I drove up to Rockville Town Center this evening, which is situated several miles north of our White Flint home. I drove on a six-lane divided highway past countless strip malls, car dealerships and gas stations. I drove past a golf course, and a self-storage facility. I drove past stretches of road where the sidewalk was barely visible, and through intersections that even the most hardy of pedestrians fear to cross. Forget bike lanes; cyclists on the Pike are as rare as speakeasy cocktail lounges up here. And then, seemingly out of nowhere, I entered Rockville's own urban utopia, the Rockville Town Center, meant to show that central DC doesn't have a monopoly on enticing, dense urbanity. It doesn't help that the "town center" itself is not focused on or geared towards the area's main thoroughfare, Rockville Pike, making it feel even more cut-off.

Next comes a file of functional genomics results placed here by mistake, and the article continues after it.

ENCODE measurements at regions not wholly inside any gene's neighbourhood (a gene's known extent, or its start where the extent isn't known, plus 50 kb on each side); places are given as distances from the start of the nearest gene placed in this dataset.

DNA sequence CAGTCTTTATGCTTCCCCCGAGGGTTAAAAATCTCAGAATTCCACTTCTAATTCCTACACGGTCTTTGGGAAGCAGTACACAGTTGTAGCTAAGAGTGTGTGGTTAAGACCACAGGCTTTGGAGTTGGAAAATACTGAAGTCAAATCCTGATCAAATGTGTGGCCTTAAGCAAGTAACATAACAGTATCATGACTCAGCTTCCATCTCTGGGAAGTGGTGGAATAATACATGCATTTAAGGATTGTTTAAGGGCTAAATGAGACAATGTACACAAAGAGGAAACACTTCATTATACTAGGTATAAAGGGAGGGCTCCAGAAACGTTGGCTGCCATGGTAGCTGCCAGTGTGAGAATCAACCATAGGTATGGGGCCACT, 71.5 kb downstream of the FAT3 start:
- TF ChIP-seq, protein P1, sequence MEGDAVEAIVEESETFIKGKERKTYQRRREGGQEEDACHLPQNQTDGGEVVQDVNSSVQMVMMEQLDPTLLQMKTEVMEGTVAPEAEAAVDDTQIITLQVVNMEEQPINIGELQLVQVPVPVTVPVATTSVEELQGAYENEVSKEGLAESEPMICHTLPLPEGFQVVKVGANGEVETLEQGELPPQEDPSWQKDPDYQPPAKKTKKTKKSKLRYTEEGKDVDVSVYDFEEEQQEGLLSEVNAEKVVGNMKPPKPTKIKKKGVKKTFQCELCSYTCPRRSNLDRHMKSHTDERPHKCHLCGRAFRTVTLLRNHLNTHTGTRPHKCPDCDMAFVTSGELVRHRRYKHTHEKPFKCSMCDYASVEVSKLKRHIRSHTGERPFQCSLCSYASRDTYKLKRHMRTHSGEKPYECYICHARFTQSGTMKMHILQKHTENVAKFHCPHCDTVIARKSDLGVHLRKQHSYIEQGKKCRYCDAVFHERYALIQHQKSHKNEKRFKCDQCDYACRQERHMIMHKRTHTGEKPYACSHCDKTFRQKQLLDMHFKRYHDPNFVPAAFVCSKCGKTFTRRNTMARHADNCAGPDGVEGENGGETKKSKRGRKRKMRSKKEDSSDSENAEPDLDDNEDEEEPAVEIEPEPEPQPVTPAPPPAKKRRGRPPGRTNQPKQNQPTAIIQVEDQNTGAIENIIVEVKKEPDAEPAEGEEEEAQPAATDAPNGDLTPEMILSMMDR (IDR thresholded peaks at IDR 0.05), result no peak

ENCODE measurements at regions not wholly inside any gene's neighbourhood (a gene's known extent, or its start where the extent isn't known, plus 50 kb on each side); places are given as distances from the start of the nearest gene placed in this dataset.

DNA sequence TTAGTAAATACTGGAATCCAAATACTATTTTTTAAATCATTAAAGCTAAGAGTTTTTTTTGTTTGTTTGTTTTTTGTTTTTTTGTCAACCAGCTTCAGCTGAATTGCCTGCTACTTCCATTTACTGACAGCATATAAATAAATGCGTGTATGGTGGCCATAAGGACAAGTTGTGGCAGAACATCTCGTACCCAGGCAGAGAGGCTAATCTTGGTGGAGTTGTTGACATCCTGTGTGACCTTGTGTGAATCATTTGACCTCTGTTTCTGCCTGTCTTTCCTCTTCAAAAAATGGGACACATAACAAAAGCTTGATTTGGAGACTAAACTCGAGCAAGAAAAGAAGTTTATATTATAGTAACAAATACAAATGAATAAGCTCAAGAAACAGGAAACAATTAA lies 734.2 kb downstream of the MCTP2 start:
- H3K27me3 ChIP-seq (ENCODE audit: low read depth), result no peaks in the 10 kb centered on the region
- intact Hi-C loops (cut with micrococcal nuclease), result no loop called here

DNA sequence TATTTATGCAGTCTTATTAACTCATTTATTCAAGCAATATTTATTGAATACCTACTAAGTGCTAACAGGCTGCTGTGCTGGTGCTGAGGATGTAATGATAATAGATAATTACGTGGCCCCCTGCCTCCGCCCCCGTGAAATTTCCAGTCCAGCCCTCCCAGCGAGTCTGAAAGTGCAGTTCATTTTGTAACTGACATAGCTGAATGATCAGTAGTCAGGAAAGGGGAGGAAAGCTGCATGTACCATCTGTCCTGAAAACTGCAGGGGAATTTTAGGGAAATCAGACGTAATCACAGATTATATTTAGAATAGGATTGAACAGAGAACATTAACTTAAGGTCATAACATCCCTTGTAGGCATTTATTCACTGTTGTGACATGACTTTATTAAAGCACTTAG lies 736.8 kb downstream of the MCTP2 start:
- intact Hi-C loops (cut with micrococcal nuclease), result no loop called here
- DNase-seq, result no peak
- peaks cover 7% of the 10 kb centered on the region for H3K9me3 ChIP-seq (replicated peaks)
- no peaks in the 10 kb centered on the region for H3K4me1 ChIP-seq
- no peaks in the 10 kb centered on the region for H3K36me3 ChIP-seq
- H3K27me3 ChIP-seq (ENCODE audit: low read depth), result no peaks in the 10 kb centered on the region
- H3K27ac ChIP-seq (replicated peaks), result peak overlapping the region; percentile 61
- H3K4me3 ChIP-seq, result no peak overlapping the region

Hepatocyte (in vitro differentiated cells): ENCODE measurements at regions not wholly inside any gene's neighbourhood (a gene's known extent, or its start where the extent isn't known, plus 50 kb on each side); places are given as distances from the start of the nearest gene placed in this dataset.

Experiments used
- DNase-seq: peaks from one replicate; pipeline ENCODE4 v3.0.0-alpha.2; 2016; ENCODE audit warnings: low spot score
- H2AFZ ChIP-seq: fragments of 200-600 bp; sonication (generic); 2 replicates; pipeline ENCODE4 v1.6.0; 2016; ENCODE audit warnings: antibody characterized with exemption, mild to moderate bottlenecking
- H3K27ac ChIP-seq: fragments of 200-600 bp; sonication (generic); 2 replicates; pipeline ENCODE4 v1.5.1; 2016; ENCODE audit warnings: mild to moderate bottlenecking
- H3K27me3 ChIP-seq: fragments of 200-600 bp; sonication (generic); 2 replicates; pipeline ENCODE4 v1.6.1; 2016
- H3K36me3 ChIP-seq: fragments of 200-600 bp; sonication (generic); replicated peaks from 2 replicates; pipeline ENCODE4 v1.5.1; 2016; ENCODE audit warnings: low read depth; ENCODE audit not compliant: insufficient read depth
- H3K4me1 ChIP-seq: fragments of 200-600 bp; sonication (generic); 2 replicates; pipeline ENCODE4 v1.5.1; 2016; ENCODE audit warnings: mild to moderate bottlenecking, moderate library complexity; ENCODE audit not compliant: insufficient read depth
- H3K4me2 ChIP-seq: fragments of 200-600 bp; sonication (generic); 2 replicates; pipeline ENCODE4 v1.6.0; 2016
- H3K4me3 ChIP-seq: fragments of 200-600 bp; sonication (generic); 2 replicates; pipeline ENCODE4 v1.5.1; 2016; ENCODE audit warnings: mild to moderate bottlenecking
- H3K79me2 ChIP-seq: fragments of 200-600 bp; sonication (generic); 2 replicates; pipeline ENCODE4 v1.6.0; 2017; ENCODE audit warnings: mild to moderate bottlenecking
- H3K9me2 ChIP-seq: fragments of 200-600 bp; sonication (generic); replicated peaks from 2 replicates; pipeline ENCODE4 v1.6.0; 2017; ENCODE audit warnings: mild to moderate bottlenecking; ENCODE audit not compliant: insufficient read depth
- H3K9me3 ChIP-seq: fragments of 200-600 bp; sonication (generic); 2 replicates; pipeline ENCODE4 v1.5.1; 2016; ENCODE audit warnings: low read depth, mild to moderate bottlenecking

Of course the juxtaposition was jarring.

But it's not necessarily an indictment of the town center itself. As it happens, I think Rockville Town Center, and others like it, are several tremendous steps in the right direction for suburban development. What's bad about building pedestrian-focused, dense, vibrant, walkable communities? Particularly ones directly across the street from Metro stations? Not much, I'd argue. There is a reason town centers are popular: they deliver a slice of what people say they want. And judging by their commercial success, the people do indeed want it. And clustering people, services and amenities near each other and near transit hubs makes tremendous sense. And yet, something feels missing.